NURS 6620-001 Family Nurse Practitioner (FNP) Diagnosis and Management for Aging Families: Clinical Application
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NOTE: Our campus has enabled the CANVAS MOBILE LEARN application. CANVAS tools such as discussions, quizzes or videos May or May NOT function on all mobile devices. This is because mobile devices are available with rapidly changing and different configurations. Hence, students must not depend on only a mobile device to access course materials. Students must have access to a laptop or desktop device to access course materials and complete assignments.
This course is Web Enhanced with
Please be sure to check the Current Computer Requirements
Link to Graduate Clinical Experiences and Typhon guidelines: http://nursing.uthscsa.edu/gradclinical/
Wk 1 -Monday,
January 9, 2017
On Campus - All Day
All NP tracks for Pre-Clinical Orientation
0900 - 1030 Room TBA
1045 - 1200
Split into NP Tracks
1. Go over specifics of course grading criteria
2 Meet clnical instructor and group, exchange contact information
3 Discuss current placement for each student for the semester
1200 - 1300 Lunch
1300 - 1700 HEB Skills Lab
OSCE's for FNP, PNP, PMHNP
Review Clinical Orientation Module:
1 Welcome & Clinical Course overview: assignments, clinical hours, seminar hours
2 Clinical Expectations:
IOR,MOA, preceptor Orientation, flexibility, contact information, professional dress, reference material, stethoscope, lab coat
3 Graduate Clinical Handbook: expectations, policies, evaluations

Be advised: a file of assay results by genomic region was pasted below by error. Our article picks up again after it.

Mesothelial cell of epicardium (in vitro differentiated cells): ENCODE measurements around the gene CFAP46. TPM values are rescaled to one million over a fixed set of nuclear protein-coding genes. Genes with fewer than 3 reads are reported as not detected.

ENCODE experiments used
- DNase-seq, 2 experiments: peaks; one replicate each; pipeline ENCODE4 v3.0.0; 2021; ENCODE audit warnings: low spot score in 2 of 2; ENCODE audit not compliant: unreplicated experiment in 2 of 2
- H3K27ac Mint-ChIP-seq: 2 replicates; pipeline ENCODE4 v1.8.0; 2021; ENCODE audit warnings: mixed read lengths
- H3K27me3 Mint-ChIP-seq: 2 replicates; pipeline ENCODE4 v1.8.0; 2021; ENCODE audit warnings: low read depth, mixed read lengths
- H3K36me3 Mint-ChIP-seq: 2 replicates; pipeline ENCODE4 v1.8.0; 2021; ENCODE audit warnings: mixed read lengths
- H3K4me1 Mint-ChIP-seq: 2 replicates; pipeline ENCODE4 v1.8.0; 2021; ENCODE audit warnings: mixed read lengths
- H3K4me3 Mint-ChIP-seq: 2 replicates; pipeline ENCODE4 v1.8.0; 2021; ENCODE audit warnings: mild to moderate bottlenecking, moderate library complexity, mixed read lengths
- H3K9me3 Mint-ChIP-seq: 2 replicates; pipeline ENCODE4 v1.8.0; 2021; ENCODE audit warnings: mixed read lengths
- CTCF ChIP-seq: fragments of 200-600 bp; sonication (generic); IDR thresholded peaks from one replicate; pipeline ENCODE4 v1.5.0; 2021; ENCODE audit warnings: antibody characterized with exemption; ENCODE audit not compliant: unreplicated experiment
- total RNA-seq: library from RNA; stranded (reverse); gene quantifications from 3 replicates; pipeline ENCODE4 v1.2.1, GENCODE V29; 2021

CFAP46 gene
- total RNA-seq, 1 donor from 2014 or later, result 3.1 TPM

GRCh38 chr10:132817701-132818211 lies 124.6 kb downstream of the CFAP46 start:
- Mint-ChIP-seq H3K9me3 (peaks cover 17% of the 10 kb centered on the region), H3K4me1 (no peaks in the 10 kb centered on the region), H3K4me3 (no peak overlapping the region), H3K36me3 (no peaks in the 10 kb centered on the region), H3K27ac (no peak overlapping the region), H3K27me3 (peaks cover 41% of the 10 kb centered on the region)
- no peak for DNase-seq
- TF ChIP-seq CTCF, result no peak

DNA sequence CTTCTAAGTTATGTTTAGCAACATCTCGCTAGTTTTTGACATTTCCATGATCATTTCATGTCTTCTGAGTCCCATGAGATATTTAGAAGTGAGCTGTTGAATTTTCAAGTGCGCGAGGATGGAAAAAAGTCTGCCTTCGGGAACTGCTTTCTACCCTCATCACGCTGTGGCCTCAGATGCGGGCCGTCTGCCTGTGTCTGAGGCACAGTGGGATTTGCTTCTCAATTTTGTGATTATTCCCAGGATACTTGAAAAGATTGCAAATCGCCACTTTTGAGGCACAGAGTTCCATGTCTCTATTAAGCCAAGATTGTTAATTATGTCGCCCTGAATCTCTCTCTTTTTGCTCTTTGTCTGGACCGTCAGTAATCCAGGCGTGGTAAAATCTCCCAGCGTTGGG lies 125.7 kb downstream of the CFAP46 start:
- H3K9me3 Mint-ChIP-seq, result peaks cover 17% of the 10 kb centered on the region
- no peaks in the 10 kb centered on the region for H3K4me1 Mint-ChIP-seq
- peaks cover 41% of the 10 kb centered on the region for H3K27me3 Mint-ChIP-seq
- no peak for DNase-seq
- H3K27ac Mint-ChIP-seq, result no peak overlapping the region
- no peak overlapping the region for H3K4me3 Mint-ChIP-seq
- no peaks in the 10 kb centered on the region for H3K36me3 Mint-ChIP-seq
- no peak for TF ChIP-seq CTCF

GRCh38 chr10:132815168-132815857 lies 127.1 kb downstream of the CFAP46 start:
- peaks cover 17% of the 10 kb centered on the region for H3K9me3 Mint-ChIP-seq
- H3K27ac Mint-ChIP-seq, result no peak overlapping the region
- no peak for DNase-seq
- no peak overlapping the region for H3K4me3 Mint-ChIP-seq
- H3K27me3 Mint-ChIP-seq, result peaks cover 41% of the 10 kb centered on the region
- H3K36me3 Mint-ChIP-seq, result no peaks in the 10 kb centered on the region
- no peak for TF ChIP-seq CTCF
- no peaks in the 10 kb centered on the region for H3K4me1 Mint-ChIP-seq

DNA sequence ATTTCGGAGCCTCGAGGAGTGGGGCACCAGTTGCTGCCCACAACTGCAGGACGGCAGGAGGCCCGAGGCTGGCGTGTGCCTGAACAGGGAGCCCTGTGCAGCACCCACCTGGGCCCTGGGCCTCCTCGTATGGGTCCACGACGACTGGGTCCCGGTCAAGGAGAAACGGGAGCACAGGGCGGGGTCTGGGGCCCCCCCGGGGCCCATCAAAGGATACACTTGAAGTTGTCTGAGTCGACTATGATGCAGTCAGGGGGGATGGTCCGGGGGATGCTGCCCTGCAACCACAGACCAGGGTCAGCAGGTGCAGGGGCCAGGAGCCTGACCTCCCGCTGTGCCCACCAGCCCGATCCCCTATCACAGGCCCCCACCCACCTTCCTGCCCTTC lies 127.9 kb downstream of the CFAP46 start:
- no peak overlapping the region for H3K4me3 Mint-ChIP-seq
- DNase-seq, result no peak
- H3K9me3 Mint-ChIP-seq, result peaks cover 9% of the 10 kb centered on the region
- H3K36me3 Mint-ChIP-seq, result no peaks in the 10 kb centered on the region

4 How to present a patient: role play of what not to do and then what to do
Download and Review the: Graduate Clinical Prewceptor, STudent and Faculty Handbook available at:
FACULTY CONTACT INFORMATION
Ken Miller, PhD,RN, CFNP, FAAN, FAANP
Office Phone: (210) 567-3822
Cell Phone: (302) 530-9539
Office Room: NS 2.506
Office Hours: By Appointment
Office of Faculty Affairs and Diversity
Tracey Page, DNP, FNP-BC
Clinical Assistant Professor
Office Phone: (210) 567-6538
Office Room: 2.336
Office Hours: Tuesdays 2-5pm
Wendy Lee, DNP, FNP-BC
Clinical Associate Professor
Office Room: SoN 2.358
Office Hours: Tuesday. 1400-1700 & Thursday 1300-1700
The focus of this course is integration of the Family Nurse Practitioner’s (FNP) core knowledge in health promotion and diagnosis and management in the care of the mature and aging patient and families in the primary healthcare setting. Emphasis is placed on the care of mature and aging patients and families with acute and chronic complex health problems. In addition, the family nurse practitioner as a collaborative member of the interprofessional team will be emphasized.
CREDIT AND TIME ALLOCATION
Credit hour allocation: 6 semester credit hours
Clock hour allocation: 300 clock hours clinical practicum; 15 clock hours seminar
- NURS 6451 FNP Diagnosis and Management of Young Families: Concepts and Theory
- NURS 6452 FNP Diagnosis and Management of Aging Families: Concepts and Theory
Upon completion of the Master of Science in Nursing Program (MSN) students will: